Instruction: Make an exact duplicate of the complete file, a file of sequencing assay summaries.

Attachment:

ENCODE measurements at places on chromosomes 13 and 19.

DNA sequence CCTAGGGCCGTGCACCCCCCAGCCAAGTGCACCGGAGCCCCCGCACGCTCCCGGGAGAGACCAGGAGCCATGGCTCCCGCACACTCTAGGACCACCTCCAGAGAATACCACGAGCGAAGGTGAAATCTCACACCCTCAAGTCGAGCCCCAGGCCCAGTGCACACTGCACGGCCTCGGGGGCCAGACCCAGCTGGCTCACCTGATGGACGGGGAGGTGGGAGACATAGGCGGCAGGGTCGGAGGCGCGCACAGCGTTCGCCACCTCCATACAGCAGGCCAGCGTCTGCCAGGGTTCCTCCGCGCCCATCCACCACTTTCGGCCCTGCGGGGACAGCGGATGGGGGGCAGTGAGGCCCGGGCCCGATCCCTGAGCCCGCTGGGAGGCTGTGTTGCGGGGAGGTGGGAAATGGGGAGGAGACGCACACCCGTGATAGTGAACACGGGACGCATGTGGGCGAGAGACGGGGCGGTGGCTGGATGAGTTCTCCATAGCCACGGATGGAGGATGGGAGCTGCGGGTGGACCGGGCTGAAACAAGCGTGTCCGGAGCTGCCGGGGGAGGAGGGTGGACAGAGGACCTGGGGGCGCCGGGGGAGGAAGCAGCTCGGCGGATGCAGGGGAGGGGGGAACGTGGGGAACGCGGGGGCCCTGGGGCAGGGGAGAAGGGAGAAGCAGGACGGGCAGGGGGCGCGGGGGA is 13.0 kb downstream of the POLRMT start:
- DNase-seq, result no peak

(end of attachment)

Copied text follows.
ENCODE measurements at places on chromosomes 13 and 19.

DNA sequence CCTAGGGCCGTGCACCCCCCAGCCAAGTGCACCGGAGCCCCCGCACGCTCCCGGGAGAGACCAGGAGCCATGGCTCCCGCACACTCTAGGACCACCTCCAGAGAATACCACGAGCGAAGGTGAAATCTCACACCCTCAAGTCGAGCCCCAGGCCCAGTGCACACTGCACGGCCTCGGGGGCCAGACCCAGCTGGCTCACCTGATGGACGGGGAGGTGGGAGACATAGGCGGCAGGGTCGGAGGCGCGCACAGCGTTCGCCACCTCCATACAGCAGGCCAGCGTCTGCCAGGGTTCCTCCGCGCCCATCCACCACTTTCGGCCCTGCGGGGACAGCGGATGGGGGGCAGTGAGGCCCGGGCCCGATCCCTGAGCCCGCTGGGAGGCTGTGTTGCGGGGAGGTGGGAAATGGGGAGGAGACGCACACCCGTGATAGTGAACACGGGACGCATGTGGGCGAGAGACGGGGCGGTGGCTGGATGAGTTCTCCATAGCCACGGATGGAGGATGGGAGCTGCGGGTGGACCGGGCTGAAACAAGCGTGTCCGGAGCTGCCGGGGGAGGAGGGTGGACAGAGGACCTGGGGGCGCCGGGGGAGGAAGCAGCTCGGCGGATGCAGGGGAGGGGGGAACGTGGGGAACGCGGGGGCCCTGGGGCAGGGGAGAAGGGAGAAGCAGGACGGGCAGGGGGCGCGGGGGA is 13.0 kb downstream of the POLRMT start:
- DNase-seq, result no peak